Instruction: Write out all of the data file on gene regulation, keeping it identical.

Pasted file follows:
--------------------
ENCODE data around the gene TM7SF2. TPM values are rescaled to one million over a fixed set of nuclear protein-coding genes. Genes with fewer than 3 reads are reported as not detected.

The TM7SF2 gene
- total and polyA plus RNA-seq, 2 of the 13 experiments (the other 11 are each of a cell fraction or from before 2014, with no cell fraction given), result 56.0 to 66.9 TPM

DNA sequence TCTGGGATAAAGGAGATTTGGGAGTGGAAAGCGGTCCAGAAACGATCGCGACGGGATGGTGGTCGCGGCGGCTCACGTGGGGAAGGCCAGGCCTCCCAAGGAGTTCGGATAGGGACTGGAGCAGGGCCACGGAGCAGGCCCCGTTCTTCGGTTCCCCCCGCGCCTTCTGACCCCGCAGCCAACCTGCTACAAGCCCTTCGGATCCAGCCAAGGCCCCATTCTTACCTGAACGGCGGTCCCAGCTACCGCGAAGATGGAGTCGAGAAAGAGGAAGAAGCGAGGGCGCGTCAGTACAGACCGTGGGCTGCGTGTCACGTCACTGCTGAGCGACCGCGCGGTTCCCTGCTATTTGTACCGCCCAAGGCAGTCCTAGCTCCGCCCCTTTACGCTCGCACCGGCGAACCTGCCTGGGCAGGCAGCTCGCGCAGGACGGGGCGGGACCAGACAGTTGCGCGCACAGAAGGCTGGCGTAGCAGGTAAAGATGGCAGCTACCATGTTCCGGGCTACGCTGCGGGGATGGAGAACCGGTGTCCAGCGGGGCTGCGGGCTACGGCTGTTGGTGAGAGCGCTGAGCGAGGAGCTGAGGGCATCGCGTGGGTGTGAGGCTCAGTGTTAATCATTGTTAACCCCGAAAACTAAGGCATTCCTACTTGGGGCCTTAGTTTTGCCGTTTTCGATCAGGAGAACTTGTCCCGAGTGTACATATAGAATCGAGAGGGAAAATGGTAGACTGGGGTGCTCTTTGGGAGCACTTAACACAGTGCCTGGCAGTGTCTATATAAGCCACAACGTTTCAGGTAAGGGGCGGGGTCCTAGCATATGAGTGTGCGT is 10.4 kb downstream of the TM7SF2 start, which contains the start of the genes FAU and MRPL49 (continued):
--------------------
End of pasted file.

ENCODE data around the gene TM7SF2. TPM values are rescaled to one million over a fixed set of nuclear protein-coding genes. Genes with fewer than 3 reads are reported as not detected.

The TM7SF2 gene
- total and polyA plus RNA-seq, 2 of the 13 experiments (the other 11 are each of a cell fraction or from before 2014, with no cell fraction given), result 56.0 to 66.9 TPM

DNA sequence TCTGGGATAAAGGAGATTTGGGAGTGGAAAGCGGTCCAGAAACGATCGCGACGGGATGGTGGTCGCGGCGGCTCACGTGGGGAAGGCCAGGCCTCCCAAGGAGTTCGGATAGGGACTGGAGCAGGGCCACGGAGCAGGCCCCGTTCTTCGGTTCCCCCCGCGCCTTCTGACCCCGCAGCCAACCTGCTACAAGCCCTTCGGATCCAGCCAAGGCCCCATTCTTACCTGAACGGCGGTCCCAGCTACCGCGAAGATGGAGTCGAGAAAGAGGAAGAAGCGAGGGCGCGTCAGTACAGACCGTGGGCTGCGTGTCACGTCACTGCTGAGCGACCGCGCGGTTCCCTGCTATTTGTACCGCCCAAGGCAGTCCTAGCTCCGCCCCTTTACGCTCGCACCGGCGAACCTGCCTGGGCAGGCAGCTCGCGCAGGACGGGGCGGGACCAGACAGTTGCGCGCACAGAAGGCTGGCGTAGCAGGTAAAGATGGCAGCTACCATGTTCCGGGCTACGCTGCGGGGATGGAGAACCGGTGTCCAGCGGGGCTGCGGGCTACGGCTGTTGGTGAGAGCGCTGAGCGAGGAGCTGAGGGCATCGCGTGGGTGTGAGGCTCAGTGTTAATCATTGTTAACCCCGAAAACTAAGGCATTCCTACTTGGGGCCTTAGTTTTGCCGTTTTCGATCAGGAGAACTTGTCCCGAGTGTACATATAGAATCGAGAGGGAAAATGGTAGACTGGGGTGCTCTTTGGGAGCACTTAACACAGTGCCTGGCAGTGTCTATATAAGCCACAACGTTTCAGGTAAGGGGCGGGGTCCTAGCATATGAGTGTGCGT is 10.4 kb downstream of the TM7SF2 start, which contains the start of the genes FAU and MRPL49 (continued):